Webb et al. (1) have substantiated the feasibility, effectiveness, and safety of VIV TAVR for failed aortic bioprostheses in high-risk patients, most of whom had AS pathophysiology. It has to be true that it is the obstruction-caused pressure overload of AS that is the disease’s major pathological instrument. The data herein provide insight into how much pressure overload reduction is necessary to provide adequate clinical improvement. A reduction in mean gradient of as little as 25 mm Hg may be adequate in elderly, relatively sedentary patients, consistent with previous reports of temporary improvement after balloon aortic valvotomy (7). Conversely, a residual gradient of 20 mm Hg may constitute a significant residual pressure overload, impairing prognosis and promoting morbidity. High post-procedure gradient would be especially worrisome if it occurred in relatively young and active patients. In such patients, we need more data to tell us how to use VIV TAVR as a prospective strategy.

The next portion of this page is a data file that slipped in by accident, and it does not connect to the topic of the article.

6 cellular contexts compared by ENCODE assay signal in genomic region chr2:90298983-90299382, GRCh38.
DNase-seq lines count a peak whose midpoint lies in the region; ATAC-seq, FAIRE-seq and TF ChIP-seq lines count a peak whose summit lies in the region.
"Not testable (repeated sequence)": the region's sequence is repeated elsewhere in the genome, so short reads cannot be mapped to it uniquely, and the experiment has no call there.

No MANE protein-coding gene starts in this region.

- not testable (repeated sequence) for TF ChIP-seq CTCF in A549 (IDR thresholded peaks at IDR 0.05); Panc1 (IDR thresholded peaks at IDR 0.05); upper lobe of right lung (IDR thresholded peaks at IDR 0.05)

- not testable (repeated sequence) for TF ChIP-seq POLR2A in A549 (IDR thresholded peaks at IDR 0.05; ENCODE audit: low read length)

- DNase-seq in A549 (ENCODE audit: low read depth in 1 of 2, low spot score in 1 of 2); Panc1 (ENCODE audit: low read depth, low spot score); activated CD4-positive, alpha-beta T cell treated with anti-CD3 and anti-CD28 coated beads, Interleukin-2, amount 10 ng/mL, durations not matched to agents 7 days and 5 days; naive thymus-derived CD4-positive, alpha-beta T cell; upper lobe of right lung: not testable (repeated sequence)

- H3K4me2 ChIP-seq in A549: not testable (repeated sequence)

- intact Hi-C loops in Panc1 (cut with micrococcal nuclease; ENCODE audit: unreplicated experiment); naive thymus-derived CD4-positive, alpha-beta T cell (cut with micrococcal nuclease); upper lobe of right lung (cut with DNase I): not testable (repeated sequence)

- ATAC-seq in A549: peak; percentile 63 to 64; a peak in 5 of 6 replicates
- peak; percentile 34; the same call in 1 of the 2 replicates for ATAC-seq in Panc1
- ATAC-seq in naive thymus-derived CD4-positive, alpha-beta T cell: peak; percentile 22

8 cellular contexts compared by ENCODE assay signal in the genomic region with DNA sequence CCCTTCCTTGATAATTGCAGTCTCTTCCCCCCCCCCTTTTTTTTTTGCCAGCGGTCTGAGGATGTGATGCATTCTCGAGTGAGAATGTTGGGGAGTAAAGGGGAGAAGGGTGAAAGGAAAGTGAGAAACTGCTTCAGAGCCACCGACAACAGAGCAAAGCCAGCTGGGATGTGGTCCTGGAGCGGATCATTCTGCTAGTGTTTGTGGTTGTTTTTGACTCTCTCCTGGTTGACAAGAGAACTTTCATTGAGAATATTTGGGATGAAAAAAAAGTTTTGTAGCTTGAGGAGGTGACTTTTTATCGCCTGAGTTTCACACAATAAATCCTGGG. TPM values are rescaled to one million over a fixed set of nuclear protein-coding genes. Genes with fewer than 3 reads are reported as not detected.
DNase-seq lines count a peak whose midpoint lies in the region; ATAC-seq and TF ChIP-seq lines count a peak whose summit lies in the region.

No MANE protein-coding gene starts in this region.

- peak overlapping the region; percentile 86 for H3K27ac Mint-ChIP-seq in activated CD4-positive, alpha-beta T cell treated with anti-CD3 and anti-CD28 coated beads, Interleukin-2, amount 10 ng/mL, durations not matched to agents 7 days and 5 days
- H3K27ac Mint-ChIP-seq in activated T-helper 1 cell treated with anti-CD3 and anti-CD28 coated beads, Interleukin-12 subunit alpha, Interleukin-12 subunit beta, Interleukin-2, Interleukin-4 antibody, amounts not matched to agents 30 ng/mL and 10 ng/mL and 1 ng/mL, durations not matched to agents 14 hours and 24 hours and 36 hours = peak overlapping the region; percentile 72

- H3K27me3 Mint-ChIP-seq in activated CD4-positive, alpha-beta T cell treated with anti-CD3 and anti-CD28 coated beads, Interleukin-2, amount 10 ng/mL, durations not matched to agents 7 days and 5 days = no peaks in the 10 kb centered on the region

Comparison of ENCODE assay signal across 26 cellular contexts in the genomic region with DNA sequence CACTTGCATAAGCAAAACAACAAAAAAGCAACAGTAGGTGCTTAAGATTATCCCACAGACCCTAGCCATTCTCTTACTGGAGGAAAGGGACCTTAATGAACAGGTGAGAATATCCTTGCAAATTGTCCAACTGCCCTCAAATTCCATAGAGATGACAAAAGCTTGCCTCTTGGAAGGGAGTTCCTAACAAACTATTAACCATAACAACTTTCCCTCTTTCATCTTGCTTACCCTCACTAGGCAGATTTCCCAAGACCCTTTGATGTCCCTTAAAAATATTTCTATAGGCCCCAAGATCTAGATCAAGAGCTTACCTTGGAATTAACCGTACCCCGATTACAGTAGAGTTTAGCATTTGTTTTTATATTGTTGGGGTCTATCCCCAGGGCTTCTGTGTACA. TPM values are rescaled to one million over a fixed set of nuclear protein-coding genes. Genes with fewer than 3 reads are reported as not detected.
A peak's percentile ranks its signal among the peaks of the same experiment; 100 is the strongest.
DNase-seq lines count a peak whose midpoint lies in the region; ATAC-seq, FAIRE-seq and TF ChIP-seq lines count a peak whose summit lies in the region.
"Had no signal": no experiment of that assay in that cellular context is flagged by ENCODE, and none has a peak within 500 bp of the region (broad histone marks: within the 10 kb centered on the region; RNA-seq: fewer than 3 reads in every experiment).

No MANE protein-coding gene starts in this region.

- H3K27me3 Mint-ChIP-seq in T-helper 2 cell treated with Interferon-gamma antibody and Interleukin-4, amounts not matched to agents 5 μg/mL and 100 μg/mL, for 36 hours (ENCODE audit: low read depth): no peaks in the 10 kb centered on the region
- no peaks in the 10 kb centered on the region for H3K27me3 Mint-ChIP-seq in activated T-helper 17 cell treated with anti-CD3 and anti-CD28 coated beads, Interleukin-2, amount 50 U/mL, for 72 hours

↵∗ Editorials published in the Journal of the American College of Cardiology reflect the views of the authors and do not necessarily represent the views of JACC or the American College of Cardiology.
Dr. Carabello has reported that he has no relationships relevant to the contents of this paper to disclose.
- 2017 American College of Cardiology Foundation